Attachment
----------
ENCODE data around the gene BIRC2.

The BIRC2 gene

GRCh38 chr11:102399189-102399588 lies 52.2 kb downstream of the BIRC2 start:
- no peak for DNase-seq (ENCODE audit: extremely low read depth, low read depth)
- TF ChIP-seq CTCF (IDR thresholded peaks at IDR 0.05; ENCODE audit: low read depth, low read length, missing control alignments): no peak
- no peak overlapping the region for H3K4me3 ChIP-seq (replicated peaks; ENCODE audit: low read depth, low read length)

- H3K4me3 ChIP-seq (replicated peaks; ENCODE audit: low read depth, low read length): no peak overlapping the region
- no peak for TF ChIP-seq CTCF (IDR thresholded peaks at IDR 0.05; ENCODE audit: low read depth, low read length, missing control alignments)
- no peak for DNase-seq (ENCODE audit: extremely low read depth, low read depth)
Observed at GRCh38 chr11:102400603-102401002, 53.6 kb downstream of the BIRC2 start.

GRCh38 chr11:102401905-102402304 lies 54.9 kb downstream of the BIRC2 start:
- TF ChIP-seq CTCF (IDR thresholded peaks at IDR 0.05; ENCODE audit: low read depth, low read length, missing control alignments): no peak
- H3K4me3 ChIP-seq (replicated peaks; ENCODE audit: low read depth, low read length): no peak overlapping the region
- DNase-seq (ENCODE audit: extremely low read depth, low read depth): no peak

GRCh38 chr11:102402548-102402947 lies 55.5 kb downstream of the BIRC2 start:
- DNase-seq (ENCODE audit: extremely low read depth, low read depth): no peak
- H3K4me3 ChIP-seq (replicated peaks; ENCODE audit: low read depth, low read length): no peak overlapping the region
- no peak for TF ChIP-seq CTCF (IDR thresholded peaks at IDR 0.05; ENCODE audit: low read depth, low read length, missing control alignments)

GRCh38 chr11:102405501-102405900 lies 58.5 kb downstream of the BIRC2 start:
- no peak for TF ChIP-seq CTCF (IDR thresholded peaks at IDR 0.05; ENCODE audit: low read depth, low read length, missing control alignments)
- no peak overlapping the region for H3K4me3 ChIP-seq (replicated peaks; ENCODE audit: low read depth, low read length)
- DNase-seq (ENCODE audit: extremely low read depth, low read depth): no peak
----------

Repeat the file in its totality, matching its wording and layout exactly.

ENCODE data around the gene BIRC2.

The BIRC2 gene

GRCh38 chr11:102399189-102399588 lies 52.2 kb downstream of the BIRC2 start:
- no peak for DNase-seq (ENCODE audit: extremely low read depth, low read depth)
- TF ChIP-seq CTCF (IDR thresholded peaks at IDR 0.05; ENCODE audit: low read depth, low read length, missing control alignments): no peak
- no peak overlapping the region for H3K4me3 ChIP-seq (replicated peaks; ENCODE audit: low read depth, low read length)

- H3K4me3 ChIP-seq (replicated peaks; ENCODE audit: low read depth, low read length): no peak overlapping the region
- no peak for TF ChIP-seq CTCF (IDR thresholded peaks at IDR 0.05; ENCODE audit: low read depth, low read length, missing control alignments)
- no peak for DNase-seq (ENCODE audit: extremely low read depth, low read depth)
Observed at GRCh38 chr11:102400603-102401002, 53.6 kb downstream of the BIRC2 start.

GRCh38 chr11:102401905-102402304 lies 54.9 kb downstream of the BIRC2 start:
- TF ChIP-seq CTCF (IDR thresholded peaks at IDR 0.05; ENCODE audit: low read depth, low read length, missing control alignments): no peak
- H3K4me3 ChIP-seq (replicated peaks; ENCODE audit: low read depth, low read length): no peak overlapping the region
- DNase-seq (ENCODE audit: extremely low read depth, low read depth): no peak

GRCh38 chr11:102402548-102402947 lies 55.5 kb downstream of the BIRC2 start:
- DNase-seq (ENCODE audit: extremely low read depth, low read depth): no peak
- H3K4me3 ChIP-seq (replicated peaks; ENCODE audit: low read depth, low read length): no peak overlapping the region
- no peak for TF ChIP-seq CTCF (IDR thresholded peaks at IDR 0.05; ENCODE audit: low read depth, low read length, missing control alignments)

GRCh38 chr11:102405501-102405900 lies 58.5 kb downstream of the BIRC2 start:
- no peak for TF ChIP-seq CTCF (IDR thresholded peaks at IDR 0.05; ENCODE audit: low read depth, low read length, missing control alignments)
- no peak overlapping the region for H3K4me3 ChIP-seq (replicated peaks; ENCODE audit: low read depth, low read length)
- DNase-seq (ENCODE audit: extremely low read depth, low read depth): no peak